Job’s companions lecture him on religion and morals, and their oratory is as dead as the ashes they’re sitting on. But Job doesn’t join them in philosophizing. Instead, he prays. Job’s friends talk about God, but Job talks TO God! Keep this point in mind: the profoundest philosophy pales next to the most primitive prayer. Job is angry at God, but he prays through the rage. He stays engaged with God. And God stays engaged with Job—always there, always listening, always caring. The story of Job is that God is right there with us in our pain and bitterness. God never turns away from us.
The Book of Job doesn’t try to explain suffering. It doesn’t offer answers. After we’ve read the whole book, suffering still remains a mystery. But we see Job come to peace at last because God is always with him in his pain. God never abandons him. And in the end Job is satisfied, even though God gives him no answers to his tortured questions. Job is satisfied because God gives him something better than answers: God gives Himself to Job.
In the story of Job we encounter a truth later embodied in the person of Jesus, who enters our human condition with all its suffering—and redeems it. Jesus sits right beside us when we’re at the lowest moments of life. Are we broken? Jesus is broken with us. Are we rejected? “He was despised and rejected of men, a man of sorrows and acquainted with grief.” Jesus comes into our life and into our death. He is still here. Jesus is in us, and we’re in Him. He is our Savior and Friend.
The mystery of suffering touches every one of us. Wealth can’t protect us. (Look at Job!) Virtue can’t protect us. (Look at Job!) Suffering doesn’t always come along as a logical punishment for our sins or a consequence of our foolishness. Most suffering is irrational. Undeserved. Neither innocence nor holiness nor education can shield us from suffering. Bad things do happen to good people. “In this world,” as Jesus said, “you will have tribulation. But be of good cheer; I have overcome the world.”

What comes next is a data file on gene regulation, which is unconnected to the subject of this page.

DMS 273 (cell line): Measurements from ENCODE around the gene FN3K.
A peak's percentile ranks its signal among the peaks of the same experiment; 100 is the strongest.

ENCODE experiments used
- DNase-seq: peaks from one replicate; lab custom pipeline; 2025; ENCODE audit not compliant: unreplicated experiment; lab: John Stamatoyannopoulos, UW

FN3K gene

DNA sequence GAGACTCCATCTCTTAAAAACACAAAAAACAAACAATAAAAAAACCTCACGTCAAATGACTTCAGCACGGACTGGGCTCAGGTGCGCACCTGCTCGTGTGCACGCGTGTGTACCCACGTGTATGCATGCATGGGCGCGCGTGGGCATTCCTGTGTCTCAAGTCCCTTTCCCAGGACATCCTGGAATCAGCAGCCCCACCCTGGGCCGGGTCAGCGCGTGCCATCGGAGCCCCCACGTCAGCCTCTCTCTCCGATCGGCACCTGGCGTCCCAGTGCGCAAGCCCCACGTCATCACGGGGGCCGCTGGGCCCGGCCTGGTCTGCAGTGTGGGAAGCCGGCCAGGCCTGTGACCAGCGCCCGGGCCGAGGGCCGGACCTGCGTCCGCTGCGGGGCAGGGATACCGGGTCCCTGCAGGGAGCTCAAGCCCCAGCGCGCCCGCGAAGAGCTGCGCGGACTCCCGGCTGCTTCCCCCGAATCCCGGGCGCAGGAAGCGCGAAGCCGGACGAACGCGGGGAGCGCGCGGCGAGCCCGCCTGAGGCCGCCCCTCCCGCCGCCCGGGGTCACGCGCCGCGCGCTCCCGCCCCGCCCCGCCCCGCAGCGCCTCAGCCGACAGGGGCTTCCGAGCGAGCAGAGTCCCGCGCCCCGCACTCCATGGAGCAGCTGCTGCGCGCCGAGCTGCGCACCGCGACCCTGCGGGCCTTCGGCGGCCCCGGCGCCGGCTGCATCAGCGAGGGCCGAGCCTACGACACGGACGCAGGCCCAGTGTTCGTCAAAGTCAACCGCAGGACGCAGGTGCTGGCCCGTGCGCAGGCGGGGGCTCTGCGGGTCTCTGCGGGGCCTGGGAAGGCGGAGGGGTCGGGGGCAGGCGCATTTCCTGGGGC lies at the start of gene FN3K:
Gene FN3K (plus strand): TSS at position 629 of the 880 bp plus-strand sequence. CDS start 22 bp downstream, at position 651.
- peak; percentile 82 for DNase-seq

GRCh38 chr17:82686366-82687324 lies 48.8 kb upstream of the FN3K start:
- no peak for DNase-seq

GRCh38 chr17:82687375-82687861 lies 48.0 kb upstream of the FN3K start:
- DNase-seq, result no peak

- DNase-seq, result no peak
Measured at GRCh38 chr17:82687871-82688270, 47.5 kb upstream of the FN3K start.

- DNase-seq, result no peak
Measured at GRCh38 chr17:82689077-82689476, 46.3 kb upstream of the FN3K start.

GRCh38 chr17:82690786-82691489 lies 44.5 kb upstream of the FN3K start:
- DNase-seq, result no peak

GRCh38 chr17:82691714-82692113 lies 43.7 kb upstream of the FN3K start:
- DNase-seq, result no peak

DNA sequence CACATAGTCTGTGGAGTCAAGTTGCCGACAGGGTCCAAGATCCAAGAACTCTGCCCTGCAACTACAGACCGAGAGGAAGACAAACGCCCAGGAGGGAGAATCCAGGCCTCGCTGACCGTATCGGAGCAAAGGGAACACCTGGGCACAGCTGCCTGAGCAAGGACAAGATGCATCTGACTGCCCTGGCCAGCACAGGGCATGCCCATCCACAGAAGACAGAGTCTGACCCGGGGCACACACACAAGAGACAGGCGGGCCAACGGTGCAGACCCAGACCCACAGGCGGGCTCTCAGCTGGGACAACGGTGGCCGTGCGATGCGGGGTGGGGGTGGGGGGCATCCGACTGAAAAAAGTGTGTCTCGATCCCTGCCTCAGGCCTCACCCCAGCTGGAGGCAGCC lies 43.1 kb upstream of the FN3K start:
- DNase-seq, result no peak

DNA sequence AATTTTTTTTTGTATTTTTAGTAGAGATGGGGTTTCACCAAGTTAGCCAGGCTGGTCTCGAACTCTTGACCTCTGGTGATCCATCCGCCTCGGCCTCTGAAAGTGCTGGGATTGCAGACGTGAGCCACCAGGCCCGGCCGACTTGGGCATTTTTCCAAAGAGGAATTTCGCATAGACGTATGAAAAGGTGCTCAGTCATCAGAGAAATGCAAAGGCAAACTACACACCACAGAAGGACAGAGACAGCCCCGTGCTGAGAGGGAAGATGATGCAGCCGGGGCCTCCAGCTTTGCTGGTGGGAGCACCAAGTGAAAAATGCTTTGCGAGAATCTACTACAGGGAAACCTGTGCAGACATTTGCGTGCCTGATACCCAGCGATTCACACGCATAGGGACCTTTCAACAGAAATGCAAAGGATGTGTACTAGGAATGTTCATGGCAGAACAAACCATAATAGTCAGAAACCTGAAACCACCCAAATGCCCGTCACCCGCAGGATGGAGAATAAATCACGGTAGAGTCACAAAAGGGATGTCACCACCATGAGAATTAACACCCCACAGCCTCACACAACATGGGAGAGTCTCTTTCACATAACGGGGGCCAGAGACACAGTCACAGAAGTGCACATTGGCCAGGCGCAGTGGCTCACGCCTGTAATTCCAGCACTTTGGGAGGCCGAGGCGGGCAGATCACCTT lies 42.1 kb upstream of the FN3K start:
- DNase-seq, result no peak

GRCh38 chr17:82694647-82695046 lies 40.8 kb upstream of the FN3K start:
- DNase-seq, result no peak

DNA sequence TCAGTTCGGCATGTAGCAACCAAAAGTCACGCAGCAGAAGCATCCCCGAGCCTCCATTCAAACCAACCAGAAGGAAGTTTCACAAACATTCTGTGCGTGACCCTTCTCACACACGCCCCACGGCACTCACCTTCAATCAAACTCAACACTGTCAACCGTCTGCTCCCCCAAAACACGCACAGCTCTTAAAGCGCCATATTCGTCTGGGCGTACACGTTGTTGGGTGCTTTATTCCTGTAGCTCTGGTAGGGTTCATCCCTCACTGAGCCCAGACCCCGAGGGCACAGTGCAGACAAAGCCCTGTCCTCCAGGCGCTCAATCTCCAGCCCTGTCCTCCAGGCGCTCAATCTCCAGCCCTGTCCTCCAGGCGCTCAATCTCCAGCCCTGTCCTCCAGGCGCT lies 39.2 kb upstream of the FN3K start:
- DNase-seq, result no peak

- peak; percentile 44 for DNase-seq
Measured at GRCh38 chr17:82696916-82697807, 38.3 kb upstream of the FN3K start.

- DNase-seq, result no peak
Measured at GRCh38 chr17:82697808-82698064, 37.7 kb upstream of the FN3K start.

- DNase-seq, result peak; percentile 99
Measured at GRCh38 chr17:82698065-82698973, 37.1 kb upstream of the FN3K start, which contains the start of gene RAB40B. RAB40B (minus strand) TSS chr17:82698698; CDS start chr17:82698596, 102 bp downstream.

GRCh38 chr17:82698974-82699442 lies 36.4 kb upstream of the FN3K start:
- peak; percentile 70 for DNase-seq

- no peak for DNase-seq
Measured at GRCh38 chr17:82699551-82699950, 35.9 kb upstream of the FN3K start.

Tomorrow I will have been a priest for forty-one years. In that time I have learned this one thing for sure: we who trust in Jesus Christ have the best resource for coping with suffering, loss, death, and grief. We can’t escape irrational suffering, but we can endure it and even rise above it. We can rise above it because we know there’s more in store for us as children of God than the random, sometimes terrible, experiences of mortal life.
Job said, “I know that my Redeemer lives and that at the last he will stand upon the earth. After my awaking, he will raise me up; and in my body I shall see God. I myself shall see, and my eyes behold him who is my Friend and not a stranger.” We will all die, but because of Christ we will live again in a new creation. In the end we shall see and know that God is for us, not against us. The One who holds time and eternity in his hand is our Friend, and not a stranger.